Showing 101 - 110 of 623 annotations tagged with the keyword "Body Self-Image"
Summary:Narrated by Precious Jones, a 16-year-old African-American girl pregnant for the second time with her father's child, Push is a novel tracing her movement from anger, illiteracy, resignation, and self-contempt to some version of hope. The voice of Precious, raw and almost unintelligible at the beginning of the story, is changed when a courageous African-American teacher relentlessly inspires Precious, along with several other seemingly doomed teenagers, to learn to read, to discover what and how they feel, and to put it all down in a diary. The novel ends with everything uncertain and unfinished, but with a young woman changed by the appearance of self-respect.
Wasted is the story of a young woman, now in her early twenties, that recounts her fourteen years spent "in the hell of eating disorders," having been bulimic by the age of nine, anorexic at fifteen. The book is also a chronicle of her six hospitalizations, one institutionalization, relentless therapy, the back and forth between being "well" then "sick" then "well" then "sicker." The author dismisses most common notions of persons with eating disorders, instead revealing a complex set of causes, some familial, some cultural, some wedded to her own personality.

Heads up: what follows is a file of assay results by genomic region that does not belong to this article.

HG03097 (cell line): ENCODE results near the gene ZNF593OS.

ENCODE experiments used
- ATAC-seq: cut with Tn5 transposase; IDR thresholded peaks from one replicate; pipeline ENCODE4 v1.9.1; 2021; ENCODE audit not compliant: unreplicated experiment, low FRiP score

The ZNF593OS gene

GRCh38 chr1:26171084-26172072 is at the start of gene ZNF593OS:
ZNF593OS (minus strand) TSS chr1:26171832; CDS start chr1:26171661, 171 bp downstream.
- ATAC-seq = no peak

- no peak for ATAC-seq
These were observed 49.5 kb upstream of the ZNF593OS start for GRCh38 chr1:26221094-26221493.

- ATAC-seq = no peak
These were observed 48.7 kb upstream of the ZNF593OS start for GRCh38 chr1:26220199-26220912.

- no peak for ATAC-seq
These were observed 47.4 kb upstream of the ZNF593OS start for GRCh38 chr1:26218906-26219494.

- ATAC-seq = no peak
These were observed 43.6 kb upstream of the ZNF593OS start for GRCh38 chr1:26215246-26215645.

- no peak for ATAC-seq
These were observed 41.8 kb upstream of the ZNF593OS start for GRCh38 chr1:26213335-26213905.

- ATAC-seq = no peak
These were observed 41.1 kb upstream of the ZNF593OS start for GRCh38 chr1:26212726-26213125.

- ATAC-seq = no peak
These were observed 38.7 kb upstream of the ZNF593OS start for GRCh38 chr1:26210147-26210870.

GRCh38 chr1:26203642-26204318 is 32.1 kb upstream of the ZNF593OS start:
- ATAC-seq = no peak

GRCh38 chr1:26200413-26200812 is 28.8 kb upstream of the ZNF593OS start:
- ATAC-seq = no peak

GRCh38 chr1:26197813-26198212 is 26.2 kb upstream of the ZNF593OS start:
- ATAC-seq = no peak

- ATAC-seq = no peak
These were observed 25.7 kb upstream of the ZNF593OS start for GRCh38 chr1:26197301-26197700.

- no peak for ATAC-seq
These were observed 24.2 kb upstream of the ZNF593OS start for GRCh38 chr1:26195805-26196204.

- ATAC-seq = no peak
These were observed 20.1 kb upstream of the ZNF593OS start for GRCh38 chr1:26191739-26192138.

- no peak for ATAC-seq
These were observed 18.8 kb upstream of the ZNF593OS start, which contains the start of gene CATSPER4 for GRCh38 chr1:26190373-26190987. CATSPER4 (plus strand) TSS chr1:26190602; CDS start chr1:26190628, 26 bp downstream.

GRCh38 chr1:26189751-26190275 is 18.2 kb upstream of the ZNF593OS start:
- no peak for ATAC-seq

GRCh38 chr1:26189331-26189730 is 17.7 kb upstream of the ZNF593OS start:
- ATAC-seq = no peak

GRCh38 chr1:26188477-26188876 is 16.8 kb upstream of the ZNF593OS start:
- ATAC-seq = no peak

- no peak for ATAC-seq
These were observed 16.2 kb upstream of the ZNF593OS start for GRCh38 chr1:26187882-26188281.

While the film is clearly, unequivocally about families, family relationships, families in crisis--here, as experienced in the Grape family, it is also a film illuminating other human issues in astonishing ways. The family focus is on Momma (Darlene Cates), whose 600-pound frame shakes the rafters of the house in those rare moments she is able to rise; she eats on the sofa (the children bring the kitchen table to her), sleeps on the sofa (a bed is made up there every night), and watches television and her family the rest of the time.
Gilbert (Johnny Depp) is the oldest son who takes care of everyone, especially his eighteen-year-old brother, Arnie (Leonardo DiCaprio), who is mentally challenged in some way and requires constant attention. Two sisters round out the family.